In all of its strides, El Salvador is setting the pace for other nations looking to adopt or legalize Bitcoin as a legal tender.

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IMF Report On El Salvador Is Positive… Except For Everything Bitcoin-Related

In a recent report, the IMF praises the way El Salvador handled the COVID-19 situation and announces their economy grew 10% in 2021. The International Monetary Fund also recognizes El Salvador’s government efforts to reduce crime, “diversify the energy matrix, foster economic diversification, and enhance financial inclusion.” However, when it comes to Bitcoin, the IMF is completely against it. As they should. Because Bitcoin renders them irrelevant.

But first, about the report titled “El Salvador: Staff Concluding Statement of the 2021 Article IV Mission

“A Concluding Statement describes the preliminary findings of IMF staff at the end of an official staff visit (or ‘mission’), in most cases to a member country. Missions are undertaken as part of regular (usually annual) consultations under Article IV of the IMF’s Articles of Agreement.”

Anyway, let’s go to the IMF’s wacky opinions about Bitcoin.

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What Does The IMF Think About Bitcoin As Legal Tender?

After praising El Salvador’s efforts to foster “financial inclusion and raise growth,” the IMF attacks the very tool that the country’s government is using to accomplish that.

“Given Bitcoin’s high price volatility, its use as a legal tender entails significant risks to consumer protection, financial integrity, and financial stability. Its use also gives rise to fiscal contingent liabilities. Because of those risks, Bitcoin should not be used as a legal tender. Staff recommends narrowing the scope of the Bitcoin law and urges strengthening the regulation and supervision of the new payment ecosystem.”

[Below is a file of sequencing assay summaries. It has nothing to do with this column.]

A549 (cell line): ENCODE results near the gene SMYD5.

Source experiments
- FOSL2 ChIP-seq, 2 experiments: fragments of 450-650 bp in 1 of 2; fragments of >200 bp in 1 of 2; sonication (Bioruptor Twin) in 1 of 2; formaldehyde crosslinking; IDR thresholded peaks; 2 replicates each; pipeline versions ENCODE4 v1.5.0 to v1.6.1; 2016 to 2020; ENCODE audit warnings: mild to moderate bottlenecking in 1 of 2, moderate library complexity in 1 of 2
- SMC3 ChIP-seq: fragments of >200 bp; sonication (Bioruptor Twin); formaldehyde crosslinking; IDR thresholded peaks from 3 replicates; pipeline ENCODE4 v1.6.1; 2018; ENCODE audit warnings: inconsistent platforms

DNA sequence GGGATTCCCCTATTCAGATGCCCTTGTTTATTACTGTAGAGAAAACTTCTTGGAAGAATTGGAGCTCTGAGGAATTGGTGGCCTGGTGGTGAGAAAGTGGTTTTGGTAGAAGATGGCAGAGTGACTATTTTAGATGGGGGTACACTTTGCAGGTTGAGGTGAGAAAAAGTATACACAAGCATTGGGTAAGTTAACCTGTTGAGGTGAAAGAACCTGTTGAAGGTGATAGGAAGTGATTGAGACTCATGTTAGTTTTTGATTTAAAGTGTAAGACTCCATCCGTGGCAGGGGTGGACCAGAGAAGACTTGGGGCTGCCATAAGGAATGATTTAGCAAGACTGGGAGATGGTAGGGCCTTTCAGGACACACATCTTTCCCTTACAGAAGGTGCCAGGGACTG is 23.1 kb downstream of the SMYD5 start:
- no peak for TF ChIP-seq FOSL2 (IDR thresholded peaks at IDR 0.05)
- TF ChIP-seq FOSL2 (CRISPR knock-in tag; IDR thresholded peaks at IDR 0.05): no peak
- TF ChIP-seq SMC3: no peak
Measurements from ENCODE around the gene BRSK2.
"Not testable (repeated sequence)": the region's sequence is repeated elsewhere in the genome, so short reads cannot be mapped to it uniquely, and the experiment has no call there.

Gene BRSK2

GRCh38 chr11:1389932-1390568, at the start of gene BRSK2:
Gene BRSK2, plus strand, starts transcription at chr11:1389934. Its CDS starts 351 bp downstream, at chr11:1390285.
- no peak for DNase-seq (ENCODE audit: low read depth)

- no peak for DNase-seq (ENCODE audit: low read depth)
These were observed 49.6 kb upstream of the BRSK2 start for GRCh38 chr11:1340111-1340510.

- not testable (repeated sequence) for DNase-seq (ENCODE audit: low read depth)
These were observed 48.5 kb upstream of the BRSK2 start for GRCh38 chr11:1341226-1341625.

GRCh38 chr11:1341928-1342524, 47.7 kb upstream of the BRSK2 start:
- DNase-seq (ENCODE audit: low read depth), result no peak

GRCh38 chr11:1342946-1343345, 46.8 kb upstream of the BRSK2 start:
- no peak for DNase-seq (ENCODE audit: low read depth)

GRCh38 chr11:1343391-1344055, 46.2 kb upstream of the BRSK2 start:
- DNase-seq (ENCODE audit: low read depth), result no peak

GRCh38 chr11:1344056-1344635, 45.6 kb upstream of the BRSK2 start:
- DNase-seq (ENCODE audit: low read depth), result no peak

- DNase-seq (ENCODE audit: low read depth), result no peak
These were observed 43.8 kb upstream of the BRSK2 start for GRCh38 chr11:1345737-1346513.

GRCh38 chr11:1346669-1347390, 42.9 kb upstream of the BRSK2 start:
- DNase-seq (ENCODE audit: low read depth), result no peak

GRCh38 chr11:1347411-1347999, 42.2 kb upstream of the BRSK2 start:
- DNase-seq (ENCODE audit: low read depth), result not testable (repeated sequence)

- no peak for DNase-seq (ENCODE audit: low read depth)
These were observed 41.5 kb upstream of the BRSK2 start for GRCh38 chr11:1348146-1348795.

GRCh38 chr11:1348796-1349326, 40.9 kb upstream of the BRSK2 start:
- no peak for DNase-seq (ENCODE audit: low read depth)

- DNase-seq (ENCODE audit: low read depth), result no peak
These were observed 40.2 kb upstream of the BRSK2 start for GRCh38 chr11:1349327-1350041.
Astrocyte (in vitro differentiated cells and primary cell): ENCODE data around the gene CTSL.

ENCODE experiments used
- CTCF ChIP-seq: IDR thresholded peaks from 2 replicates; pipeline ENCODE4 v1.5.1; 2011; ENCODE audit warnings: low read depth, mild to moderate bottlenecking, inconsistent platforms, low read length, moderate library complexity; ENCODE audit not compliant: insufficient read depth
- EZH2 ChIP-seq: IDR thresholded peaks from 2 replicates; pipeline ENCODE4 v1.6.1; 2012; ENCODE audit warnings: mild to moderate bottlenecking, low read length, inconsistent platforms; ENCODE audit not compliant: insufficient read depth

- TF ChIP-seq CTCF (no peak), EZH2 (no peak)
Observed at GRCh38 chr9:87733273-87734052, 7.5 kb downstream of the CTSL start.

Translation: The IMF can’t even think of one good reason for Bitcoin not to be legal tender. One Bitcoin is one Bitcoin. The cryptocurrency’s volatility is intrinsically related to the assets we compare it with. In this case, the US Dollar. It’s also important to remember that Bitcoin is legal tender in El Salvador ALONGSIDE the US Dollar. If people don’t want volatility, they can easily exchange all of their money into US Dollars. 

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The IMF also conveniently ignores the fact that Bitcoin’s volatility can bring positive results for its users. And that their other option, the US Dollar, is going through an inflationary period like no other. Plus, when the US government prints more money, its citizens get certain benefits out of it. But El Salvador doesn’t. A Dollarized country that’s not in control of the money printer gets its purchasing power decreased by relentless inflation, but doesn’t get the airdrops and inorganic money artificially stimulating the economy.

Does The IMF Have Any Other Advice?

Of course, they do. After praising financial inclusion, the IMF recommends implementing the exact same measures that keep 70% of El Salvador’s population out of the financial system.

“Stronger regulation and oversight of the new payment ecosystem should be immediately implemented for consumer protection, anti-money laundering and counter financing of terrorism (AML/CFT), and risk management.”

Why are people in El Salvador unbanked? Do they think it’s by choice? Is the IMF unaware that their outdated and inefficient methods are causing the bottleneck? Bad actors have incentives to bypass AML and KYC procedures. They do it with ease. Normal people can’t produce all those documents. And for banks, the cost of processing all that data makes acquiring a new client expensive. There are no incentives to serve the lower-income population.